Grace and peace in our Lord and Savior, Jesus Christ.
Today is the Sunday of the Holy Trinity when we focus on the centrality of the doctrine of the Trinity for the Christian faith. Today is different from the other special days on the church calendar. We do not remember a historical figure or an event, but a teaching, a concept. We confess our belief in this doctrine every Sunday, however, today is the day dedicated to the Trinity.
We have three creeds, the ecumenical creeds. Ecumenical is a Greek word that means the whole world. These creeds define what is the Christian faith, which is saving faith. Outside of this faith, there is no hope of salvation. These creeds are part of the confession of the Lutheran church, but are older and larger than the Lutheran church. From the Lutheran perspective, there are churches that have the Word of God, but not the pure doctrine, the doctrine of God is mixed with false teachings. But, these churches accept what the creeds say can be called Christian churches.
We are in agreement with the Roman Catholic Church on the Holy Trinity. We are in agreement with the Baptist churches on the Holy Trinity. We have differences with Catholics over the authority of the Pope, the meaning of what happens in the mass, indulgences and other things. Baptists baptize adults only; we Lutherans baptize infants. But, we are in agreement about the Trinity. There is only one God, but three personas in the same divinity. And one of these persons is Jesus Christ, the Son of God.
The doctrine of the Trinity is essential to understand the person and work of Jesus. Who is Jesus Christ? Better yet, who is God? Many people use these words, but they have another meaning for them. When we see the sun, the moon and the stars; the trees, the sea and the whole earth, it is our human reason that tells us there is a design in this diversity and harmony. And where there is a design, there has to be a Designer, a Creator of heaven and earth.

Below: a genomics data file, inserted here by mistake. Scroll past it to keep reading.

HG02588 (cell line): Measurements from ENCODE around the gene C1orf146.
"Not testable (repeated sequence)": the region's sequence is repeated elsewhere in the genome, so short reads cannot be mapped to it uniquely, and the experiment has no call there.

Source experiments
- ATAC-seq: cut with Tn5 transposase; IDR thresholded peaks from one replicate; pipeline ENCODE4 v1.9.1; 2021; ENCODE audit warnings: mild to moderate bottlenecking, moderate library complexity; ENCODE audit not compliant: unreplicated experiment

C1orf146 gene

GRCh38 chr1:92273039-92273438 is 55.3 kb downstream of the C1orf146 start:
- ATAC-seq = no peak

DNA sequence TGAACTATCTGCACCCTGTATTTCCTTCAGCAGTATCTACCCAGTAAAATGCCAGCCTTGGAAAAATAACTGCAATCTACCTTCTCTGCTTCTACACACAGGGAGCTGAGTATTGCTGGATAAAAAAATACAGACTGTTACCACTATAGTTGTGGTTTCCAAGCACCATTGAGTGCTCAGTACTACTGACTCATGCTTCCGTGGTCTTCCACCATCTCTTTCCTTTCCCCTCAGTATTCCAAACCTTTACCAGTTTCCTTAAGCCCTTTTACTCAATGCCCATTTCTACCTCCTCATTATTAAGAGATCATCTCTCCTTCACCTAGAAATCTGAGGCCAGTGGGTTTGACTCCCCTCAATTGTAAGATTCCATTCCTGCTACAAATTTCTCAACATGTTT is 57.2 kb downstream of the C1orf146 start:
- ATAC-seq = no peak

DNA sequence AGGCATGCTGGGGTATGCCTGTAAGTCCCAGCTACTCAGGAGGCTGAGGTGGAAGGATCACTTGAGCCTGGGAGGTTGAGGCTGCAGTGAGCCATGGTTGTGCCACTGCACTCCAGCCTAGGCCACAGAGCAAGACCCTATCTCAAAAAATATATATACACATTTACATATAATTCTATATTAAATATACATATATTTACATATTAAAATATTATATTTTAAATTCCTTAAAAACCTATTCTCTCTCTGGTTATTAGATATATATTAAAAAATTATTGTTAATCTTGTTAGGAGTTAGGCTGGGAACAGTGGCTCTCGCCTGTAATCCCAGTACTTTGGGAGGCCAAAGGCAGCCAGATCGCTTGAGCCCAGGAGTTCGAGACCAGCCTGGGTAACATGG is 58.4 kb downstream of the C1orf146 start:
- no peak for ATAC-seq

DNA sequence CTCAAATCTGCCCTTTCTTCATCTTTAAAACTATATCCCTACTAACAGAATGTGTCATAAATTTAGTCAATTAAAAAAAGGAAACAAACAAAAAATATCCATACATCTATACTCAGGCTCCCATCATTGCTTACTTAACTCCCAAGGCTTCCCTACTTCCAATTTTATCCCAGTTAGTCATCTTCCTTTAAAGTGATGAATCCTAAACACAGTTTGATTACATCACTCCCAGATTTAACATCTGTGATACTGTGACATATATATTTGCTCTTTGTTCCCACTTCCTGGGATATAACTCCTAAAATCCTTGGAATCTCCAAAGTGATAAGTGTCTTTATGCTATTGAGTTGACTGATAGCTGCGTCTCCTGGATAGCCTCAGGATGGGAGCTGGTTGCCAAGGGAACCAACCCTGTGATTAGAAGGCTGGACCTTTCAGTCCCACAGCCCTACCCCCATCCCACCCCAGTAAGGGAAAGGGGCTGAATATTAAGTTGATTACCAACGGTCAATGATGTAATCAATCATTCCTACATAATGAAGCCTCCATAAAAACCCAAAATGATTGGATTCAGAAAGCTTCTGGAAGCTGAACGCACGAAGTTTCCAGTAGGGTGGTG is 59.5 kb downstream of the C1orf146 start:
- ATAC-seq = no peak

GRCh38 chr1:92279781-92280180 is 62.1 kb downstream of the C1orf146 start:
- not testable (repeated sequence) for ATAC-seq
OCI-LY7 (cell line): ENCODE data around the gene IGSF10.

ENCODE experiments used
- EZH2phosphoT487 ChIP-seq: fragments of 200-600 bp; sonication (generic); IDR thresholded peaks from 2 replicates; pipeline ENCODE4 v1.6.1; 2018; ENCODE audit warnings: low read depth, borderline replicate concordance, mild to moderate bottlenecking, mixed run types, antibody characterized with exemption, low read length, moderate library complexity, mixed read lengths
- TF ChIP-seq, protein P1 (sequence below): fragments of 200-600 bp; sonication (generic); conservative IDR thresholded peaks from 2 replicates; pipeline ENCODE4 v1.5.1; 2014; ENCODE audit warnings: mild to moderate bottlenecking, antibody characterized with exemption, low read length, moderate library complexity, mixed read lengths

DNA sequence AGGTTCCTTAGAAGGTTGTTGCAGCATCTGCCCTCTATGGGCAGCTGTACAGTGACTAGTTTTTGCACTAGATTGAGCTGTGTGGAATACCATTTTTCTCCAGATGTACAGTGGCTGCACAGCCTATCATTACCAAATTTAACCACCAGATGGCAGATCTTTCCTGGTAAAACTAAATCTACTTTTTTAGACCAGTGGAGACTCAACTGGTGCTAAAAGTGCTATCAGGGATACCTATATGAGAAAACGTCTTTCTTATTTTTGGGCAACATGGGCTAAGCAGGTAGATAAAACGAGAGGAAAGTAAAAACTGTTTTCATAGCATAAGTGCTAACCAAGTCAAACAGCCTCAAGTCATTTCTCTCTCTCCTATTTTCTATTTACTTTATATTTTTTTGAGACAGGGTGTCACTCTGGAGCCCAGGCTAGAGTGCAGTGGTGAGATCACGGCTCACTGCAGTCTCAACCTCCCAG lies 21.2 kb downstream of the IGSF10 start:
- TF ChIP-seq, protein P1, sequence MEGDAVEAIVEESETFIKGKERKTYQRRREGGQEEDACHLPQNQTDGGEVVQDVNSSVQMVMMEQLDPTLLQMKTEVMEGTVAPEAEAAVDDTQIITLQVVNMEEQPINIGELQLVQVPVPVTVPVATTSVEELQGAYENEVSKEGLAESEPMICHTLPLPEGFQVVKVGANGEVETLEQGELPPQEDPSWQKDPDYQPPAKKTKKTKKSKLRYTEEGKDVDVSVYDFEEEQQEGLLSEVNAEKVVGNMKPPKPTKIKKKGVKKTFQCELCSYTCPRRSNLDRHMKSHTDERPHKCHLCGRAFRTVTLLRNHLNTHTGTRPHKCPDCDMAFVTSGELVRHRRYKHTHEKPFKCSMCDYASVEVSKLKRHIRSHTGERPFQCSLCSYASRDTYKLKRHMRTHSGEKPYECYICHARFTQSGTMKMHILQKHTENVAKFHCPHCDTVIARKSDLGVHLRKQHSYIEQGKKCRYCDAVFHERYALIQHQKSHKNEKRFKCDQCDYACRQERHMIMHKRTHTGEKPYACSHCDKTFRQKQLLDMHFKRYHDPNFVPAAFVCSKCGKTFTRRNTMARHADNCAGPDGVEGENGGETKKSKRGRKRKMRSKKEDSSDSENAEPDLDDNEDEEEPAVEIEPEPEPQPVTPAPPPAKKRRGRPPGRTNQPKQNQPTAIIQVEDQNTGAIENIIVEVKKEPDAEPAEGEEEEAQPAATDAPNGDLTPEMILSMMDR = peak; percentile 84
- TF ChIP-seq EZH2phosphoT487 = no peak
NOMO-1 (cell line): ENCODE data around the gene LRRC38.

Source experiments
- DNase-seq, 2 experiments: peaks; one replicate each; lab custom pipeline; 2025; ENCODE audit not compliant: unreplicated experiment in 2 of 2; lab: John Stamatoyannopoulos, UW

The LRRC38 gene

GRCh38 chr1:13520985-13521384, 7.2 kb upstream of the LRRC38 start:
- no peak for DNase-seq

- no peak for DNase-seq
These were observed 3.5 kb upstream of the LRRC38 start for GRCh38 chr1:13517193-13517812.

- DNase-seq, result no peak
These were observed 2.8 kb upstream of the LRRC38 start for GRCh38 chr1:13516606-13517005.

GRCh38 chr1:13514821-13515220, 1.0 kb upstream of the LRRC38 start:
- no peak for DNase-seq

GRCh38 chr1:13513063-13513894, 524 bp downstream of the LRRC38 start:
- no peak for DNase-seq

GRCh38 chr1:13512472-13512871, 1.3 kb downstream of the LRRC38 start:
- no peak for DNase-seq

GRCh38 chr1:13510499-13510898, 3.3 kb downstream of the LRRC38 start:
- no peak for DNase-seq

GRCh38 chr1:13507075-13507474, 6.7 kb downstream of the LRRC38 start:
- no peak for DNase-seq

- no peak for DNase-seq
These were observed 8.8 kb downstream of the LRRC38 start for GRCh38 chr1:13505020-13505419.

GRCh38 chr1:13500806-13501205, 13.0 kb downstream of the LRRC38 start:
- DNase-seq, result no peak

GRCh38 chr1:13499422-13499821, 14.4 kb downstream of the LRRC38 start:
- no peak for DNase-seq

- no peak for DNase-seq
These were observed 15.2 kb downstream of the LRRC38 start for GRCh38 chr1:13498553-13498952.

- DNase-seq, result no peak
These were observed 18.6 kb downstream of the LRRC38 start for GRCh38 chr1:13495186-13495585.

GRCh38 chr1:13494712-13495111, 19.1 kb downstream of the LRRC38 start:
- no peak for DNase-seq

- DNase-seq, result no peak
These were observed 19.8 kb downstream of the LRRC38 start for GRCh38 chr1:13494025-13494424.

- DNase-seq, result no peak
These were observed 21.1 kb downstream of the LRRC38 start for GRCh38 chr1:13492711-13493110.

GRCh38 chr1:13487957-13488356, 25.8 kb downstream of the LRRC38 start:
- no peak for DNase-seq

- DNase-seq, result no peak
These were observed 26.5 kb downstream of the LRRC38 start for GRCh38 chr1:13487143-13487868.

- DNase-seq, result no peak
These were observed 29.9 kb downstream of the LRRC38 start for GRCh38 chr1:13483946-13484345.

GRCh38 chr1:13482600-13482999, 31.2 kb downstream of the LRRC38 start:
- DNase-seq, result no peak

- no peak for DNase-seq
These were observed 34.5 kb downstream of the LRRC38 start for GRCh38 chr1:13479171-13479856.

But, although heaven and earth bear witness to a Supreme Being, they do not tell us who God is. By means of human reason, we only understand the Supreme Being as something very far from us, without love or mercy. But we, as Christians, believe in a religion of special revelation. That is to say, we not only have the testimony of creation, but God himself has spoken at various times and places in the history of the human race. And God has revealed to us something of His will and His nature.
The source of the doctrine of the Trinity is special revelation, not human reason. Nobody can understand this doctrine in its entirety. It is a mystery, as God is still a mystery to us. St. Paul says in our epistle (Romans 11: 33-36), "Because, who understood the mind of the Lord? Or who was His counselor? " God tells us in the Old Testament, His thoughts are higher than our thoughts as heaven is higher than the earth.
Very well, in our text for today, Jesus Christ commanded his disciples, "Go, and teach all the nations, baptizing them in the name of the Father, and of the Son, and of the Holy Spirit." A singular name, but three persons This name is the name of God for us.
In the story of the burning bush, God called Moses to send him to the king of Egypt. His mission was to command Pharaoh to set the Israelites free. And Moses asked him, Lord, who are you? God answered him, "The God of your fathers." But, again Moses asked him, What is your name? And he replied, "I am." Jesus also told the Pharisees, "Before Abraham was, I am." Because the name of God in the Old Testament, Jehovah, means "He who was, who is and will be forever."